Hemorrhagic gastroenteritis

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Gram-stained section of the small intestine from a dog which died from hemorrhagic gastroenteritis, showing large numbers of clostridia-like bacilli on the surface of the mucosa and within the crypts[1]

Hemorrhagic gastroenteritis is an acute, life-threatening gastrointestinal disease of dogs caused by Clostridium perfringens enterotoxin A[2][3].

Both 'Clostridium difficile and Clostridium perfringens have been implicated as causes of canine acute and chronic large and small bowel diarrhea, as well as an acute hemorrhagic diarrheal syndrome[4], but more frequently the latter appears to be involved.

Clostridium perfringens type A-associated diarrhea and enteric disease in dogs is not well-characterized, but may range in severity from mild and self-limiting to the fatal acute hemorrhagic diarrhea[5]. C. perfringens enterotoxin is detected in 28 – 34% of diarrheic dogs and 5 – 14% of nondiarrheic dogs, while C. difficile toxin is detected in 13 – 21% of diarrheic dogs and 2–7% of nondiarrheic dogs[6].

Affected dogs may present with acute onset profuse and bloody diarrhea which may result in death within 24 hours[7].

A presumptive diagnosis is usually based on clinical history and supportive by microbial culture of fecal sample antemortem. In fatal cases, the presence of large numbers of clostridia-like bacilli in the ileum, identified as C. perfringens, adhering to mucosal surfaces is a striking finding in most cases together with the lack of isolation of other pathogens from the gastrointestinal tract and negative titres on parvoviral antibody detection assays.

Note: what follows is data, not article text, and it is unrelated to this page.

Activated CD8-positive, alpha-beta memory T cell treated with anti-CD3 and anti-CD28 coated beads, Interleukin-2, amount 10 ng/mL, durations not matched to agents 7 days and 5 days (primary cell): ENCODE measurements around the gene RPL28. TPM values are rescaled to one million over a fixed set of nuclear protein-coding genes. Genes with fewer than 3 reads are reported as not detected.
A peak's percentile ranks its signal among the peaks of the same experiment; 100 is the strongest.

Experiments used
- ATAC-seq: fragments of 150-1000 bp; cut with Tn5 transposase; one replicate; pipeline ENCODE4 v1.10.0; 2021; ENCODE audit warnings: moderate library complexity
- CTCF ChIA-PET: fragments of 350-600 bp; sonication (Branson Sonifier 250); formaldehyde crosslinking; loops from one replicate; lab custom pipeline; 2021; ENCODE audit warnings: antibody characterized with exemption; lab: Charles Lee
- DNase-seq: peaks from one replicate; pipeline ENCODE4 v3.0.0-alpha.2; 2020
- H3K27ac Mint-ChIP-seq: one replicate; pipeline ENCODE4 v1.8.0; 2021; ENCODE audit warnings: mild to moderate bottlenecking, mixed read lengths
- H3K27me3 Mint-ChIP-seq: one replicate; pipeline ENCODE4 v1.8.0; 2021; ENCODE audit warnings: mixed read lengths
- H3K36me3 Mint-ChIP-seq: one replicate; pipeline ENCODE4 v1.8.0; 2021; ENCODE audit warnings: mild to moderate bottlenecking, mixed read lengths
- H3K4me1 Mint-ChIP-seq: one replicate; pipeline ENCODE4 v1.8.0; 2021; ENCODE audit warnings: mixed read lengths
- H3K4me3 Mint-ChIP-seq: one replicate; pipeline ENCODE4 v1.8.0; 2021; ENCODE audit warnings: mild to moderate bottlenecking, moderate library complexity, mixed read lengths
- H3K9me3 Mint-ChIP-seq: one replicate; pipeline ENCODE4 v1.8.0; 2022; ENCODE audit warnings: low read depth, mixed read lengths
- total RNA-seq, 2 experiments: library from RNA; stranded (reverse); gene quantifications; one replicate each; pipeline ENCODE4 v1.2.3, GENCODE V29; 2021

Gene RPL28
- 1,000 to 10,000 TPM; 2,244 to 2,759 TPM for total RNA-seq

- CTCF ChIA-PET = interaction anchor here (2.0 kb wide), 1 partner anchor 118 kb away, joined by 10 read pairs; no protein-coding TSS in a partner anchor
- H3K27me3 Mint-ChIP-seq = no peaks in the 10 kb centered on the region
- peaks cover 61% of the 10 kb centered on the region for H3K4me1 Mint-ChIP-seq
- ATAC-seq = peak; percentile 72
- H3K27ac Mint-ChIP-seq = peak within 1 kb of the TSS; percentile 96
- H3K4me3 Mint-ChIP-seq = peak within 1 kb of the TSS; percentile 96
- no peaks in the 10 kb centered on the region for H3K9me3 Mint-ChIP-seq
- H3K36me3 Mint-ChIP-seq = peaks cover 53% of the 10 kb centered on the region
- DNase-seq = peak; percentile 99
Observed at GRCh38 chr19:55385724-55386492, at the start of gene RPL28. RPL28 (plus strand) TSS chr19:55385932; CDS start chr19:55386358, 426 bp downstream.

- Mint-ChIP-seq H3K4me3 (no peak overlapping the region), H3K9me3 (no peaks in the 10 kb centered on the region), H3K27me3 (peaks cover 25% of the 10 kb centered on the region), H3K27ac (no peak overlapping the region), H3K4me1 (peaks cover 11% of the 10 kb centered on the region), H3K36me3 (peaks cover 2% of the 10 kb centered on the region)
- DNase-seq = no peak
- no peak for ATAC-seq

Histopathologically, the principal intestinal lesion are superficial mucosal hemorrhagic necrosis at the jejunoileum[8]. Bacilli are usually present only in the intraluminal necrotic debris.

A differential diagnosis would include anticoagulant rodenticides, intestinal parasites (particularly Blastocystis spp, Giardia intestinalis, Toxocara canis, Isospora spp, Trichuris vulpis) and canine parvovirus infection[9].

Treatment is usually supportive, with aggressive IV fluid therapy, penicillin-based antimicrobials such as amoxycillin/clavulanate[10], macrolides (e.g. erythromycin and tylosin), metronidazole, and tetracyclines as well as oral protectants.

Antimicrobial administration is typically reserved for cases of severe diarrhea or for dogs with systemic manifestations of disease


  1. Schlegel BJ et al (2012) Clostridium perfringens type A fatal acute hemorrhagic gastroenteritis in a dog. Can Vet J 53(5):555-557
  2. Sasaki J et al (1999) Hemorrhagic enteritis associated with Clostridium perfringens type A in a dog. J Vet Med Sci 61(2):175-177
  3. Tupler T et al (2012) Enteropathogens identified in dogs entering a Florida animal shelter with normal feces or diarrhea. J Am Vet Med Assoc 241(3):338-343
  4. Kelly, CP & LaMont, JT (1998) Clostridium difficile infection. Annu Rev Med 49:375–390
  5. Marks SL & Kather EJ (2006) Clostridium perfringens- and Clostridium difficile-associated diarrhea. In: Greene CE, editor. Infectious Diseases of the Dog and Cat. 3rd ed. St Louis, Missouri: Saunders Elsevier. pp:363–366
  6. Marks, SL et al (2002) Genotypic and phenotypic characterization of Clostridium perfringens and Clostridium difficile in diarrheic and healthy dogs. J Vet Intern Med 16:533–540
  7. Weese JS et al (2001) The roles of Clostridium difficile and enterotoxigenic Clostridium perfringens in diarrhea in dogs. J Vet Intern Med 15:374–378
  8. Sasaki J et al (1999) Hemorrhagic enteritis associated with Clostridium perfringens type A in a dog. J Vet Med Sci 61(2):175-177
  9. Ju C et al (2012) Genome sequence of canine parvovirus strain SC02/2011, isolated from a puppy with severe diarrhea in south China. J Virol 86(24):13805
  10. Unterer S et al (2011) Treatment of aseptic dogs with hemorrhagic gastroenteritis with amoxicillin/clavulanic acid: a prospective blinded study. J Vet Intern Med 25(5):973-979